UK employers expect the direct costs of running a defined benefit (DB) scheme to increase and that more of their time and resources will be spent completing administrative tasks to comply with new DB regulation, a survey has found.

The results of the CBI/Mercer Pensions Survey shared today at the Pensions and Lifetime Savings Association (PLSA) Annual Conference 2021 show that plan sponsors with a DB scheme (25%) are more likely than businesses with only a defined contribution (DC) scheme (14%) to cite the cost of administering automatic enrolment as a challenge.

The survey – published in the report ‘Commitment through crisis: how schemes responded to COVID-19 and their expectations for the future’ – looked at what 186 senior executives and 164 pension scheme managers thought about the future of DC pensions, how DB barriers could be eased and what is needed by schemes to succeed on their ESG journey.

“Regulatory pressures are causing company resource to be diverted away from the next generation of retirement savers, exacerbating an intergenerational divide,” Tess Page, partner and UK wealth trustee leader at Mercer, told delegates at the PLSA conference.

“An ever-increasing list of regulation means more and more resource is being diverted towards the funding and management of DB schemes at the expense of DC schemes that are meant to be funding the younger generation’s retirement,” she added.

The survey also found that one in three (33%) survey participants expect cash contributions to increase due to the introduction of the new DB Funding Code of Practice, which is expected to be subject to further consultation in 2021.

Tess Page

Tess Page, Mercer

Despite their concerns, over three quarters (76%) of pension managers who think the new DB Funding Code of Practice will lead to an increase in cash contributions have not taken any actions to pursue alternatives to cash, such as enhanced security.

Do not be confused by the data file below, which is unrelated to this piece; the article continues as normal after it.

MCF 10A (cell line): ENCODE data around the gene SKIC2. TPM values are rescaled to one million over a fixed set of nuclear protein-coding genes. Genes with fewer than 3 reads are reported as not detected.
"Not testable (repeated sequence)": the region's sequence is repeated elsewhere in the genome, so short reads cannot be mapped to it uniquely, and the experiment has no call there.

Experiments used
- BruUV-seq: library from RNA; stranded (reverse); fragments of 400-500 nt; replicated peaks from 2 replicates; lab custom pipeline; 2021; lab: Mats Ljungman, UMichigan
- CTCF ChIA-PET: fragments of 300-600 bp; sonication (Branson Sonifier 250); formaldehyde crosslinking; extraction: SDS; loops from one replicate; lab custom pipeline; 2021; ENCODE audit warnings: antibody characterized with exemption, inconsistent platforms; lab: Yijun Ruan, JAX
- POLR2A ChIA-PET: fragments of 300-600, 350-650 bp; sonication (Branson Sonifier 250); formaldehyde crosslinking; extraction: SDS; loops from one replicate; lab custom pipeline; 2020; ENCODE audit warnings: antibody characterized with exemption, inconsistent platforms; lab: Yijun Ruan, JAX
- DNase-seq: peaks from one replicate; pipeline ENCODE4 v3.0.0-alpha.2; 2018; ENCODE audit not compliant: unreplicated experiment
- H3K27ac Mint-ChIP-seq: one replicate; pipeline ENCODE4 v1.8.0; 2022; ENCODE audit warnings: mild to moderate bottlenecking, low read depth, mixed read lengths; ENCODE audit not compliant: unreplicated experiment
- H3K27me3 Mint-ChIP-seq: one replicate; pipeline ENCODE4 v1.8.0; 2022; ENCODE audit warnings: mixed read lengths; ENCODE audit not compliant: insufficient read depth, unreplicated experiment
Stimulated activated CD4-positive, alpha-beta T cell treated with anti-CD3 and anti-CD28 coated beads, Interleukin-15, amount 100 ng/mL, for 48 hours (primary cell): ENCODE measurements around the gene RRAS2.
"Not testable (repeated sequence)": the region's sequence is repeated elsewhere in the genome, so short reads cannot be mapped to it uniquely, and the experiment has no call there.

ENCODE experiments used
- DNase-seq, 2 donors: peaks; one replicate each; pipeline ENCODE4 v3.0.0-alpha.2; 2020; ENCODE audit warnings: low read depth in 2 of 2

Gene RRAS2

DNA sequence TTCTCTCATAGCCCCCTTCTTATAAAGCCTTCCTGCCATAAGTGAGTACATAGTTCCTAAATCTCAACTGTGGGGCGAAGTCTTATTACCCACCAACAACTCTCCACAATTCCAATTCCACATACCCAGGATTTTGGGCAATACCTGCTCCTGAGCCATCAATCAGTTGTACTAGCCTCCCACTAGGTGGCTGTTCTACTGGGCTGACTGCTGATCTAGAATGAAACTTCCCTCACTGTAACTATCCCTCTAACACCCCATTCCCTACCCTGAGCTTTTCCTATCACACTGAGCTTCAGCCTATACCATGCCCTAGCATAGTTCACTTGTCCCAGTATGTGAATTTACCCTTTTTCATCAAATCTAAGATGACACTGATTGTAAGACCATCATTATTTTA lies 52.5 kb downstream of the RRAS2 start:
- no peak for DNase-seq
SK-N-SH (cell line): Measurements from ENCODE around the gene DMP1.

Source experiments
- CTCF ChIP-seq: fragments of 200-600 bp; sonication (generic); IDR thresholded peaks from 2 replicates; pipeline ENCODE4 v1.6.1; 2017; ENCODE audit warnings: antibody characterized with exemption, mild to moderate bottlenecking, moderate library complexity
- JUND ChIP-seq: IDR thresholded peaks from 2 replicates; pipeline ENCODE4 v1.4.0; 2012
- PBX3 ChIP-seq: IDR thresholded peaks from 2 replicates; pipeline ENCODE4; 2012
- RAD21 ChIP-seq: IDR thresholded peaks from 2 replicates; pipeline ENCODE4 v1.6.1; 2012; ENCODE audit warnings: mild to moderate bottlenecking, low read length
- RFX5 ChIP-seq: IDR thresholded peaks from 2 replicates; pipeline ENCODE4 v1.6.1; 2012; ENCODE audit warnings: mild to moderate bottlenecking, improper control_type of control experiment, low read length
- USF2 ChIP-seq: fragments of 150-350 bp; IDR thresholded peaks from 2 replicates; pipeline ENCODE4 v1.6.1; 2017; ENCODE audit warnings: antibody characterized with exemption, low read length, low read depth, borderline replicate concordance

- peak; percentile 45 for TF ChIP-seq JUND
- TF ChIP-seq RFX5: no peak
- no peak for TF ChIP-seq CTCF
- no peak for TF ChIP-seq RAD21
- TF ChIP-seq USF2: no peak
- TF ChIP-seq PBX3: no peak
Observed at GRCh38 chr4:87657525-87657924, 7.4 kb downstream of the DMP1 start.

“Despite understandable cash flow pressures, businesses with a DB scheme remain committed to securing these benefits,” Page said.

She said that businesses need more support from the government to manage competing costs as this would allow them to invest in their business while also maintaining their commitment to their DB schemes.

According to the survey, almost two-thirds (65%) of firms with DB schemes think the government should prioritise supporting DB employers to grow their business whilst meeting pension schemes costs during the next two years.

Employers also have concerns about existing obligations: almost a quarter (24%) of businesses with a DB scheme also said that managing their legacy DB (and/or DC scheme) alongside their automatic enrolment scheme was a challenge.

Costs of ESG requirements

The survey also found that the cost of complying with new ESG requirements also concerns businesses, especially DB schemes.

A net balance of businesses with both DB schemes (81%) and DC schemes (53%) expect Task Force on Climate-Related Financial Disclosures (TCFD)-aligned reporting to pose one or more challenges.

Businesses with DB schemes are more concerned than businesses with DC schemes about the resource implications new TCFD-aligned reporting and disclosures will bring, the survey stated.

Research data showed that one in four (24%) businesses with a DC scheme believe that climate-related risk reporting will create an additional administrative cost. This jumps to almost three in five (57%) for businesses with DB schemes.

These costs are likely to be significant, with both businesses with a DC scheme (41%) and businesses with a DB scheme (62%) thinking that the cost of publishing compliant TCFD-aligned disclosures will be greater than the government’s estimate of £15,000.

The report highlighted that UK businesses continue to face challenges when gathering ESG data and when formulating metrics.

Whilst the TCFD framework provides a standardised reporting template, without clear, available data on what constitutes green investments, firms do not have criteria to compare against, it said.

“Reporting and disclosures will only have their desired impact if trustees and sponsors have access to common sustainability standards and metrics to make assessments of green credentials,” the report stated.

The lack of standardisation leaves businesses wanting to produce high quality reports with little choice but to seek paid-for advice, which far exceeds the expense estimated by the UK’s Department for Work and Pensions.

Survey methodology

  • Conducted between 7 June and 25 June 2021
  • Completed by 186 senior executives and 164 individuals responsible for their businesses’ pension schemes
  • 75% of participants have a DC scheme, 24% of which have an aggregate value of more than £51m
  • 31% of participants have a DB scheme, 41% of which have an aggregate value of over £1bn

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